Also, Sheprd is the only rideshare company for kids that clearly states on their website that they require pediatric first-aid certification of their drivers, which is a great asset. Obviously the hope is always that no one will need to put that knowledge to use, but in an emergency situation, it would be great to have someone who knows what they are doing.
Editor’s Note: Sheprd recently (and unexpectedly) announced it was shutting down operations after a state crackdown.
Kango is a unique service in that it allows both rides and childcare, serving parents in so many ways. Much like the regular rideshare apps allow passengers to schedule and track their rides, Kango allows the parents to schedule a ride and follow it so they can see their children are dropped off at the correct spot. They offer services in the San Francisco Bay area, Los Angeles County and San Fernando Valley.
To stand out from the others, take a look at what Kango has to say about their services:
“Driving for Kango is very different than driving for Uber or Lyft — who are not licensed to drive unaccompanied kids. It’s much more than a curbside-to-curbside service, because it is about kids. When you’re responsible for someone’s most precious cargo, safety and trust are key.
“In addition, kids might need to be signed in or signed out from school or an activity, or brought into the house. Kango drivers are background-checked, and, unlike drivers for Uber/Lyft, they are also fingerprinted, Trustline certified as caregivers (all have childcare experience).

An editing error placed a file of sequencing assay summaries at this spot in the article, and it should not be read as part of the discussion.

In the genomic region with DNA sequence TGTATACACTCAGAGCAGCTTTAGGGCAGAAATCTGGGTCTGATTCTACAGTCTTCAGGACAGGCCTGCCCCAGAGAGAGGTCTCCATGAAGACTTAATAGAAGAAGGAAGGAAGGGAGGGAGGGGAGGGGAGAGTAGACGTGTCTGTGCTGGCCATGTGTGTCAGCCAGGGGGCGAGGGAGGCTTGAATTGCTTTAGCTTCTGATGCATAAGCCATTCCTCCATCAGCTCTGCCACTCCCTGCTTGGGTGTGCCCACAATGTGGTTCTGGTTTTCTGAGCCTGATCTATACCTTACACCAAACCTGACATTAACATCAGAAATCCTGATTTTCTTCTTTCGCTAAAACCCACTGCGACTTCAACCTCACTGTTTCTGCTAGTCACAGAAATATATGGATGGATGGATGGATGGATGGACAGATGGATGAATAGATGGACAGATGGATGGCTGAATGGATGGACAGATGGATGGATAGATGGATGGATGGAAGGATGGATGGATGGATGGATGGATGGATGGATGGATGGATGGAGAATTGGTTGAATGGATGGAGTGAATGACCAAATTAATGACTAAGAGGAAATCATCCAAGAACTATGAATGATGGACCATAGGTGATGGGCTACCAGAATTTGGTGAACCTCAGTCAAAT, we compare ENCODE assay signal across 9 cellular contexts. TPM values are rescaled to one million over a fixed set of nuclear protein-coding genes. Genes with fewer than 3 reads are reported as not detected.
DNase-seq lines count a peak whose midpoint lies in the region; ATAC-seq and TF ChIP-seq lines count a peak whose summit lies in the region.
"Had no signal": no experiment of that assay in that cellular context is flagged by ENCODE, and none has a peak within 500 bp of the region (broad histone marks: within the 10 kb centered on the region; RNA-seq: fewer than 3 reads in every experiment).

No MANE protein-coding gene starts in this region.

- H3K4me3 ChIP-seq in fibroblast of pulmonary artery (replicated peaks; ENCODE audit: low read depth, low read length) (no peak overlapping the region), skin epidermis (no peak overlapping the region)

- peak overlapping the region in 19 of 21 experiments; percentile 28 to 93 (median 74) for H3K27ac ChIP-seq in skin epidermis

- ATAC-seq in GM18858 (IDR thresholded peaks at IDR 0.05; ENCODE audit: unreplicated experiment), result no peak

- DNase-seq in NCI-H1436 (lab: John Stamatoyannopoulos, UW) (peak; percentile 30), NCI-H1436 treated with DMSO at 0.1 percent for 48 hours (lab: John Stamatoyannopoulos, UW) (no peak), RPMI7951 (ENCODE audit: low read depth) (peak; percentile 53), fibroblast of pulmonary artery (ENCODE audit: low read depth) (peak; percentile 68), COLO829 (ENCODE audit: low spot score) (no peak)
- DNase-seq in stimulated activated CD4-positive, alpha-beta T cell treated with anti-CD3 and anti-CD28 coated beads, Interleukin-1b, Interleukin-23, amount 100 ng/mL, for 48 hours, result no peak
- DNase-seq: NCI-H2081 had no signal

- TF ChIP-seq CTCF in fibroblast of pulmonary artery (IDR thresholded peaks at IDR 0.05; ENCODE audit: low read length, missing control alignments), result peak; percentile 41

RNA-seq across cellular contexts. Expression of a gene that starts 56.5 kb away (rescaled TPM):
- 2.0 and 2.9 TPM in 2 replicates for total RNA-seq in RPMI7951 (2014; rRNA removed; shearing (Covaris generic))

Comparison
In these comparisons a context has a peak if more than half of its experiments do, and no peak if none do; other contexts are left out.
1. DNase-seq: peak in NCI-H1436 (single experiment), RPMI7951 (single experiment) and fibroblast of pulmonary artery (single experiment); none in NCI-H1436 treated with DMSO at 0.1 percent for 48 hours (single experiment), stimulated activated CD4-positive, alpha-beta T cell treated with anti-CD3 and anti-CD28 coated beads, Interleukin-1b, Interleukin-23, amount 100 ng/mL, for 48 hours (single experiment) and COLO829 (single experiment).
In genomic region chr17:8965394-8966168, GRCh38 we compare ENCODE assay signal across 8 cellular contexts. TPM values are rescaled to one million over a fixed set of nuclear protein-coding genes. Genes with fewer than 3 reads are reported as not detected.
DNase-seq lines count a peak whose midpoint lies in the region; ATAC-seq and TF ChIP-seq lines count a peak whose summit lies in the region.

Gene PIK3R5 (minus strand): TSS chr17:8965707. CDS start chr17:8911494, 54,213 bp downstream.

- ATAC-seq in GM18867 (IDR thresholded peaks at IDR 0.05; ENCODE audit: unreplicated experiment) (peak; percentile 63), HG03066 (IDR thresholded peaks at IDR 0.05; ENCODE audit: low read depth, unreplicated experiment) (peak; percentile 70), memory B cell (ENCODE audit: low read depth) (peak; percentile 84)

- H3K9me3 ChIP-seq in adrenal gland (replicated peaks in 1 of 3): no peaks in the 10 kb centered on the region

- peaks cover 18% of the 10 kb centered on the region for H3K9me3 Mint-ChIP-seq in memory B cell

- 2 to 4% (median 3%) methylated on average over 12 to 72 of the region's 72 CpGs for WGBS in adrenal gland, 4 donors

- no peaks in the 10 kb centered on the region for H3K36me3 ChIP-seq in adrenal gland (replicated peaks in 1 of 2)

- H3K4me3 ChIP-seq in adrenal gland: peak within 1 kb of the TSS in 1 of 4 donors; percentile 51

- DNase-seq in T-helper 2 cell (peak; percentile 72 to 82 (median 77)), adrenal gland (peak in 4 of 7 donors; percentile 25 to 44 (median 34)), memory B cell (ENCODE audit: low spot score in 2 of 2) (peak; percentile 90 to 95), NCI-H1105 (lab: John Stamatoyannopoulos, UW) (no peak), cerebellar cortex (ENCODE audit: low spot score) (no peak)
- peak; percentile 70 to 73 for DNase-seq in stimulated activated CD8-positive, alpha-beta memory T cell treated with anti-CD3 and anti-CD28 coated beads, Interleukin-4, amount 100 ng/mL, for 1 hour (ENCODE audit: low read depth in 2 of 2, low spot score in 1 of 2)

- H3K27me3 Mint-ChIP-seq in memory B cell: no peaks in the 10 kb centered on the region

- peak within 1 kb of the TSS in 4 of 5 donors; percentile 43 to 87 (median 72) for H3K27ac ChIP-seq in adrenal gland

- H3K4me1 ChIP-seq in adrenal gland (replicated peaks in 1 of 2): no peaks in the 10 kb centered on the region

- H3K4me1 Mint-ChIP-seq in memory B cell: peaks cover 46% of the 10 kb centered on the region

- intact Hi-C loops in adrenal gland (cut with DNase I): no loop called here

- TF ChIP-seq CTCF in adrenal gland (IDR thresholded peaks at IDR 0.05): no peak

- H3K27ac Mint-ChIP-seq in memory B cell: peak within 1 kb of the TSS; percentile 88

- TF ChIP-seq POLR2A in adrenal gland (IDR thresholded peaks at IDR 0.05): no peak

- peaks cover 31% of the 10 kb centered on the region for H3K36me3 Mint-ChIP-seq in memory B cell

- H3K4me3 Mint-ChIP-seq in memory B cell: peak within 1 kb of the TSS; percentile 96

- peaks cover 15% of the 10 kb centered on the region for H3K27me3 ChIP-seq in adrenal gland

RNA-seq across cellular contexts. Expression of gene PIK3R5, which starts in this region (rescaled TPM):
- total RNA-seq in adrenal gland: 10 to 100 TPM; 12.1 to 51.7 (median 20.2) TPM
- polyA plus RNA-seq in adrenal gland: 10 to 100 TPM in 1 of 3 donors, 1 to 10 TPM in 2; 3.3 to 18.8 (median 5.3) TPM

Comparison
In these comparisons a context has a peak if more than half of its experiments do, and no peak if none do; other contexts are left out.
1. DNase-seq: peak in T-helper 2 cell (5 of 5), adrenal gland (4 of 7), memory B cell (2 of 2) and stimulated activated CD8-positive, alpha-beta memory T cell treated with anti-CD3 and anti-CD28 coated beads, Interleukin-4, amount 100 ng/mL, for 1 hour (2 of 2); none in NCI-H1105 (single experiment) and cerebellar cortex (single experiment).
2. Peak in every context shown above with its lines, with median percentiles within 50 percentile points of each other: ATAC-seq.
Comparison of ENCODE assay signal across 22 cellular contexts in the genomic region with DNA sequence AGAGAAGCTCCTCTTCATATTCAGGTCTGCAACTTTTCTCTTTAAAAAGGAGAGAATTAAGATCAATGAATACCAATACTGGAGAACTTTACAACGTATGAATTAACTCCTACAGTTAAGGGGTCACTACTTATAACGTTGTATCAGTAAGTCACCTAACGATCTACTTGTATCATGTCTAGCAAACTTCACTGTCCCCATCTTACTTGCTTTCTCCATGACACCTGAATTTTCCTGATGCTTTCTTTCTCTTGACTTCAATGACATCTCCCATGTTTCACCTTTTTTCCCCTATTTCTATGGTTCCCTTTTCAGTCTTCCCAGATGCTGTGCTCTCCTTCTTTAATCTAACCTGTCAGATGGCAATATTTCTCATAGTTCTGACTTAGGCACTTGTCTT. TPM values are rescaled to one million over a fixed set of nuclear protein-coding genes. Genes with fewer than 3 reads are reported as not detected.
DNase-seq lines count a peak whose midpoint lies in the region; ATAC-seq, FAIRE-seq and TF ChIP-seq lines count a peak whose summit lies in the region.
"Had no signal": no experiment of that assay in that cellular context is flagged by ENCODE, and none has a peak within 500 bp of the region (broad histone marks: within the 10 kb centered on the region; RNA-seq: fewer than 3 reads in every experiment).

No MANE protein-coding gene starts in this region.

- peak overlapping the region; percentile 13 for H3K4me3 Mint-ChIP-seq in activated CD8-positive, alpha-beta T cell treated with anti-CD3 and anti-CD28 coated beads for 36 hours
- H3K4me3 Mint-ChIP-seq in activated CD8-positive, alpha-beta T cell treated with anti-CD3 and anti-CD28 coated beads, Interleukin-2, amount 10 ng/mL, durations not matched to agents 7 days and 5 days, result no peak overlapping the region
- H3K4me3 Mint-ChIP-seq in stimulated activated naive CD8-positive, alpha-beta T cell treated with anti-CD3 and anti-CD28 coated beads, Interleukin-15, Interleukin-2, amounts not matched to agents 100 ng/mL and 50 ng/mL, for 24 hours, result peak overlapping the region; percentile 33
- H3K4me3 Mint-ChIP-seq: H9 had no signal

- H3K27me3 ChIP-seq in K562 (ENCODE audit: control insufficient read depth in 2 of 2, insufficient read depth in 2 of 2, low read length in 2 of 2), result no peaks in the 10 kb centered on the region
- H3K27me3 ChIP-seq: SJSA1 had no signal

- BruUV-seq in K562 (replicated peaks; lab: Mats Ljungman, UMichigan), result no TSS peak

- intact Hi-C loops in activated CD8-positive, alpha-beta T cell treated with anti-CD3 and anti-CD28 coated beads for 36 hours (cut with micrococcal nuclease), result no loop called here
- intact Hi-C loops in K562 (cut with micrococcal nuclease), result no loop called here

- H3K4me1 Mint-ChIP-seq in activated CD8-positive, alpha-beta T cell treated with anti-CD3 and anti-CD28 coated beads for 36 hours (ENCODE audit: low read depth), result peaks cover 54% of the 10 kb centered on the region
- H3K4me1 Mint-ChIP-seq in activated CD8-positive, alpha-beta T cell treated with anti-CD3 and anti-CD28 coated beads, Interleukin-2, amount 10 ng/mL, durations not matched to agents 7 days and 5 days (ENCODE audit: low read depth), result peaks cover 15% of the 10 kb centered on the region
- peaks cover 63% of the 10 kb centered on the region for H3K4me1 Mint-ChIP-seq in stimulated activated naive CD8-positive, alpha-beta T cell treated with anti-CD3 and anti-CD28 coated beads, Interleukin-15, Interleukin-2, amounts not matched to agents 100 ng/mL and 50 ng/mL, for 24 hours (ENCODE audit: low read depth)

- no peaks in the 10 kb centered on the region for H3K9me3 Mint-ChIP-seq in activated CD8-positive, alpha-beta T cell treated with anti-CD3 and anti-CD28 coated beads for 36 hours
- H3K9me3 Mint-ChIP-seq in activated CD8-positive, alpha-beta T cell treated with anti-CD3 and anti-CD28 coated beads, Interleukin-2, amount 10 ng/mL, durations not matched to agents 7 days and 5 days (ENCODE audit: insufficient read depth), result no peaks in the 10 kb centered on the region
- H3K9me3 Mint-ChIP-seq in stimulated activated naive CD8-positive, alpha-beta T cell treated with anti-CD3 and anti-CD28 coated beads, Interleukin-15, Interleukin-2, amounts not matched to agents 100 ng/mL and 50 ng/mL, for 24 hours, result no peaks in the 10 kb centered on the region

“Kango is the only kids’ ridesharing service that is insured to drive unaccompanied children of any age, and allows both pre-scheduled and same-day requests. And Kango’s live operations team is always there to assist drivers who have questions or need help with a ride.”
All of these apps focus seriously on background checks, fingerprinting and DMV checks to make sure their drivers are the real deal. Here is the safety checklist for Kango. Along with their safety guidelines, they want to make sure the kids are safe at all times by providing the drivers with car seats and booster seats at no cost to the drivers. As for the parents, they just need to remember to request what they need when they are placing the ride request within the app.
I can really appreciate that they cater to more than just rides, but also provide care services. With that gap between when the school day is over and when parents are off of work, this really helps out tremendously. I know several parents who would benefit just from that.
Another plus for the parents is they are able to request a specific driver or sitter and they can set it up to be recurring (daily pick ups at the same time, for instance). However, they do not guarantee it will be that same driver or sitter but will do the best they can to consistently schedule parents with the driver or sitter of their preference.
Here’s a plus for the drivers and sitters: parents are encouraged to tip and have the ability to do so within the app. As all rideshare drivers know, having tipping available within the app is a huge plus and boosts the likelihood of receiving tips for services. People just do not carry cash.
Here is a chart of pertinent information for all you drivers out there who are interested in driving for a kid-friendly app-based service.
Top Four Rideshare Apps for Kids Breakdown
How Do These Rate for Rideshare Drivers?
As a rideshare driver, do these sound like reasonably paying gigs that are worth the time and hassle? Part of that has to be your own determination: Would you be happy driving children around without the supervision of their parents? Personally, my answer would be “Probably”. Not a firm yes, but also not a no, which leads me to believe, I still might not be right for the part. However, if you truly enjoy kids of all ages, you’re off to the right start with driving for one of these services.